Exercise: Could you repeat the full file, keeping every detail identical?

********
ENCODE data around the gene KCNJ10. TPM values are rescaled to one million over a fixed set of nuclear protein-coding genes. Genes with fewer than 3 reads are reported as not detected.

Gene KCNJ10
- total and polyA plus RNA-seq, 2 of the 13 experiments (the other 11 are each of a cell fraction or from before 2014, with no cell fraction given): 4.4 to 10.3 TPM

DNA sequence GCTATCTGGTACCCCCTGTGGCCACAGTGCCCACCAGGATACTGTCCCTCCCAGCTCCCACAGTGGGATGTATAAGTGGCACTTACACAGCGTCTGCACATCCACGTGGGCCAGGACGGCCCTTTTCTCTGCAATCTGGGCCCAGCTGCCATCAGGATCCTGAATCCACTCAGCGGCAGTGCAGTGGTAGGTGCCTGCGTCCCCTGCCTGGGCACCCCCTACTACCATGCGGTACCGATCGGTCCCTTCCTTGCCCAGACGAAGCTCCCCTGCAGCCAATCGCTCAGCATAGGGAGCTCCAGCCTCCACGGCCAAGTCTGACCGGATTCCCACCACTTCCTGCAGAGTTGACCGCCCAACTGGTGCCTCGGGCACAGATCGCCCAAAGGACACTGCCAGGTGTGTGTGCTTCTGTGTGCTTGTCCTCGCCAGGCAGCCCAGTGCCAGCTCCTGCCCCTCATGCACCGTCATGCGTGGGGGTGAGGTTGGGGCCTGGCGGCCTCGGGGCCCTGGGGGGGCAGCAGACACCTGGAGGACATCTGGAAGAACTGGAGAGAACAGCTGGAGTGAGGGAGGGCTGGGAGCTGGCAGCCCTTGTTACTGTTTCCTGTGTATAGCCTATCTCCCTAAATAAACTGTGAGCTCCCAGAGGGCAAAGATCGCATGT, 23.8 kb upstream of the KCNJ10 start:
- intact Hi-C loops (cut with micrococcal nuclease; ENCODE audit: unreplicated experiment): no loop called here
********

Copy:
ENCODE data around the gene KCNJ10. TPM values are rescaled to one million over a fixed set of nuclear protein-coding genes. Genes with fewer than 3 reads are reported as not detected.

Gene KCNJ10
- total and polyA plus RNA-seq, 2 of the 13 experiments (the other 11 are each of a cell fraction or from before 2014, with no cell fraction given): 4.4 to 10.3 TPM

DNA sequence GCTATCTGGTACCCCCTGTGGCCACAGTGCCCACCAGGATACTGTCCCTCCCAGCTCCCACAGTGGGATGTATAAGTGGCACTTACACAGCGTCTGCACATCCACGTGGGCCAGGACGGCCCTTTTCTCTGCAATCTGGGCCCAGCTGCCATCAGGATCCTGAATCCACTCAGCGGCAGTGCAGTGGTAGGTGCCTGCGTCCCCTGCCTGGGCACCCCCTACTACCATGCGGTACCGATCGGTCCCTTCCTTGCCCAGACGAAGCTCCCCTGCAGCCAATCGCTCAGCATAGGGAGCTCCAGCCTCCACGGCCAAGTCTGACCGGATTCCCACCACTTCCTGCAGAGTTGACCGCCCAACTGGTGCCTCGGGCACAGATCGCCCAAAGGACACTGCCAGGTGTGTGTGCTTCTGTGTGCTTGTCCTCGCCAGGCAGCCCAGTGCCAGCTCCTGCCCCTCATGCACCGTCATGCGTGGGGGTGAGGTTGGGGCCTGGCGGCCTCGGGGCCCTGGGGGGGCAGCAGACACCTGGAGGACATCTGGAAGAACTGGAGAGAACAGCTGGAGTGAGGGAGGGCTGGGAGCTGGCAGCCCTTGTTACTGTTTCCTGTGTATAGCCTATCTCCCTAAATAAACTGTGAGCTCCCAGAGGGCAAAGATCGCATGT, 23.8 kb upstream of the KCNJ10 start:
- intact Hi-C loops (cut with micrococcal nuclease; ENCODE audit: unreplicated experiment): no loop called here